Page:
Add to that practices traditional to some religions, like shaking hands, taking Communion and dipping the host in a chalice with wine, and you have an ideal breeding ground for the virus.

“All the things we’re learning about the virus now make it more clear how much churches and the types of gatherings churches represent provide a more dangerous environment for viral transmission,’’ Bibbins-Domingo said. “We have to figure out how to worship in safer ways, and right now in-person, in large groups, in an enclosed building is not a safe place.’’

Be it by government decree or their own discretion, many houses of worship throughout the country have remained closed or operated at significantly reduced capacity during the pandemic. On Monday, California Gov. Gavin Newsom included churches among the organizations that had to shut down in most of the state because of a spike in infections. Churches had been allowed to reopen under certain conditions in late May.

Oftentimes, even when congregants are welcome back, many have been reluctant to return.

USA TODAY data analysis shows drop in attendance

A USA TODAY analysis of anonymized cellphone data from 16 million devices shows church attendance dropped 52% in the second week of March, when President Donald Trump declared a national emergency, compared to an average week in February.

Church visits haven’t come close to returning to the norm, lingering at around minus 40%. Activities such as visiting restaurants and clothing and shoe stores have bounced back stronger, both at minus 23%.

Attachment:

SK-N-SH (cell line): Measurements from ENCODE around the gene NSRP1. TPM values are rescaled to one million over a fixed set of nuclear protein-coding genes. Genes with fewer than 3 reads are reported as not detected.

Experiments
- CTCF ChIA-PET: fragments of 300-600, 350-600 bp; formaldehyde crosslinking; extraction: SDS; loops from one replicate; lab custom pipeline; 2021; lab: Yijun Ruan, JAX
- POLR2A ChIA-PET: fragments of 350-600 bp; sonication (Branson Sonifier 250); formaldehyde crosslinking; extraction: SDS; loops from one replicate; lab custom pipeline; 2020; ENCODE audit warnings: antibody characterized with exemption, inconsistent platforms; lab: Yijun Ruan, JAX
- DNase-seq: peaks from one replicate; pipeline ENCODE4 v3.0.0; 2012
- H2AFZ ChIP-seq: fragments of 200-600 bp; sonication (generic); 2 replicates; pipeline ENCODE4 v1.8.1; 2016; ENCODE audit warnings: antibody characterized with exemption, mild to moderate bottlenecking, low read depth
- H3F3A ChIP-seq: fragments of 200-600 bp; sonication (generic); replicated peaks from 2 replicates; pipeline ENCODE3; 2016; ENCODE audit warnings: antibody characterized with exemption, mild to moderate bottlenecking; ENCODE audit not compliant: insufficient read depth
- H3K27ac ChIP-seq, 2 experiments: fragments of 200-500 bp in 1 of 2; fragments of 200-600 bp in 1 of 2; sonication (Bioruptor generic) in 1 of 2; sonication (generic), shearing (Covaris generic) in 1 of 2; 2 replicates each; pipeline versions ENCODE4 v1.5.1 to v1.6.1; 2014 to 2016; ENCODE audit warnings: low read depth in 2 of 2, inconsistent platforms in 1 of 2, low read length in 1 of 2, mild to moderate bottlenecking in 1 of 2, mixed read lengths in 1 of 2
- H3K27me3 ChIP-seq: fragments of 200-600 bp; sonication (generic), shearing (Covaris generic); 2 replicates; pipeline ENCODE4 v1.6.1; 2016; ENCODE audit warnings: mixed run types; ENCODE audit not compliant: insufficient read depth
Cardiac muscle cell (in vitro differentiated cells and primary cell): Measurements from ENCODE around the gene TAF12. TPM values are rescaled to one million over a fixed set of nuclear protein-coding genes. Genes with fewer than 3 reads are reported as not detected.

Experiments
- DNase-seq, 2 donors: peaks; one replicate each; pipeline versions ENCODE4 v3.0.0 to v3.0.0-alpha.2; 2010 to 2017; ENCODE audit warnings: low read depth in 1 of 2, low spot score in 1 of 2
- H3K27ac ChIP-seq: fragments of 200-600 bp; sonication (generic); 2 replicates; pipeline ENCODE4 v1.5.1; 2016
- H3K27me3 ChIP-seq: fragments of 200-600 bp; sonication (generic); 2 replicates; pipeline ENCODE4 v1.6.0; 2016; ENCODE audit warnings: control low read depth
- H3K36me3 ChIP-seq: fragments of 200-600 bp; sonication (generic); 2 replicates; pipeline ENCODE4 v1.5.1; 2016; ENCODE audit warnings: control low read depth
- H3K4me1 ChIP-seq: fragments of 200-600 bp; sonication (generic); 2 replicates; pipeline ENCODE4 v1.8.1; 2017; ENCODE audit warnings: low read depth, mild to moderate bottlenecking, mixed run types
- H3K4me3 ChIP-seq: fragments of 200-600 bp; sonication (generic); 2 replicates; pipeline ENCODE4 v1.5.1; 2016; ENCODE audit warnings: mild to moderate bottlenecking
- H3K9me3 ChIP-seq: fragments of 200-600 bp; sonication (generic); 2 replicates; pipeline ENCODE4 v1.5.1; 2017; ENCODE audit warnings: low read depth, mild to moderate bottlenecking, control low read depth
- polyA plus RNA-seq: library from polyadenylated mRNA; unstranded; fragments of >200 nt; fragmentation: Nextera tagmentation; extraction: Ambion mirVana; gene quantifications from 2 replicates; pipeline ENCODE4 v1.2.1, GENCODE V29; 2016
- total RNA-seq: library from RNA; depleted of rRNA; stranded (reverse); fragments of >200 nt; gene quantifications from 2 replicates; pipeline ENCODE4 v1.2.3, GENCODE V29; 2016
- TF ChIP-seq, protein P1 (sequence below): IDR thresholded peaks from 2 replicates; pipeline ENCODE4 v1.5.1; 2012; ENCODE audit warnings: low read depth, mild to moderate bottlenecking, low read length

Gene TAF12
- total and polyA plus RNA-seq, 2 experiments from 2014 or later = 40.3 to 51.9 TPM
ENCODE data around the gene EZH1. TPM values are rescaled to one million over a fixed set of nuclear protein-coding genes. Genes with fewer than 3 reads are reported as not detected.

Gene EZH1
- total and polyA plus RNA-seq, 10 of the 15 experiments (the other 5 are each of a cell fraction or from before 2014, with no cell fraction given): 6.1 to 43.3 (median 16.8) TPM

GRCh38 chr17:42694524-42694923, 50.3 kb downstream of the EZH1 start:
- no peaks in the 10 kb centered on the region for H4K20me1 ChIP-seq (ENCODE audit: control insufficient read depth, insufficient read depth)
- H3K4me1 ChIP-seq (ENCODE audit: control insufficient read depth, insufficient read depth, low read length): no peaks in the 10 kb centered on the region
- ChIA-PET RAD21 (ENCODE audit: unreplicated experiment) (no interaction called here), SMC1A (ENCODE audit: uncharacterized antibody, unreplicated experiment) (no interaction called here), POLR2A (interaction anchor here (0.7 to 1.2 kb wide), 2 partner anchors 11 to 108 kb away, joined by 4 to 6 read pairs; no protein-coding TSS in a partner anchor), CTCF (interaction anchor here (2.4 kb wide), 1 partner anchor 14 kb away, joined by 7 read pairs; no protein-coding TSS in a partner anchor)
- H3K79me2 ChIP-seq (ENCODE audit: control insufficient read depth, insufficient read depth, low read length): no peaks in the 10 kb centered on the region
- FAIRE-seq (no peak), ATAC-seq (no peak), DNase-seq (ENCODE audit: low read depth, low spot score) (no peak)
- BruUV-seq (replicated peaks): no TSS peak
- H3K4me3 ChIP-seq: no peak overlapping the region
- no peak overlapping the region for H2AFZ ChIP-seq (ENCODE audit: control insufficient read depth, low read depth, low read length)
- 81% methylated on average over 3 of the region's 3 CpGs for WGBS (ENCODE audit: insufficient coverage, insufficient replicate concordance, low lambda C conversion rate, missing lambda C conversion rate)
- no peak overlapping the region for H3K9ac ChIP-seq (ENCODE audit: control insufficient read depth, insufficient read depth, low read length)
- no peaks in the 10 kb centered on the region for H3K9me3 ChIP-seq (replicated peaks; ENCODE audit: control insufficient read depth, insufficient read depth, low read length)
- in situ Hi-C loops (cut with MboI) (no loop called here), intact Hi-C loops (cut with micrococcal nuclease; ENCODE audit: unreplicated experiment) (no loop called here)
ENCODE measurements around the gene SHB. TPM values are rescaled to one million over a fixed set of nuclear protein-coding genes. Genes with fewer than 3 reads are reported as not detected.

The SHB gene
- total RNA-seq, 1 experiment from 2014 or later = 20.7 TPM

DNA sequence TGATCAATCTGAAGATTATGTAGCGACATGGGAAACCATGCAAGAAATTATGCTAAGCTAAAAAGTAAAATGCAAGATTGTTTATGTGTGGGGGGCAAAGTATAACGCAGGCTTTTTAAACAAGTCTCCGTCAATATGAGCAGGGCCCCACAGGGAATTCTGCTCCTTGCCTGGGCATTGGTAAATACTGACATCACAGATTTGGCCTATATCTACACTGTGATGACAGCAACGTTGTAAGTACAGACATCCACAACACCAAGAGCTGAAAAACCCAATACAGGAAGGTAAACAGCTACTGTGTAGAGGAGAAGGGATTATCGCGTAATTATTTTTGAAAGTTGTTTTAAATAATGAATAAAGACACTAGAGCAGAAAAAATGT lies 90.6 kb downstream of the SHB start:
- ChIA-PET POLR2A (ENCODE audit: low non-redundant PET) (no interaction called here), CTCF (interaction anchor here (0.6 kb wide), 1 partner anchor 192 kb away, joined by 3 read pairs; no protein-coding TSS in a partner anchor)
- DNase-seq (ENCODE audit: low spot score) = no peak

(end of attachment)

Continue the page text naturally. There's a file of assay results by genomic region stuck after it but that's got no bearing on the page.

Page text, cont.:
“The vast majority of people in our congregation are still not comfortable coming to a worship service, even though we have a very clean setup,’’ said Thomas McKenzie, pastor of the Church of the Redeemer in Nashville.

To sing or not: In CA: Can anyone or anything, even the coronavirus, take away your right to sing?

McKenzie’s church, with a congregation of 500, has done extra sanitizing, required face masks, limited capacity, removed seats to allow for more social distance and changed the way Communion is handed out, including distributing the host in the parking lot to those who don’t want to come in.

“My theory is I have to act like I have the coronavirus, and I try to minister people as if, if I breathed on them, I could kill them,’’ said McKenzie, who wears gloves and a mask while preaching.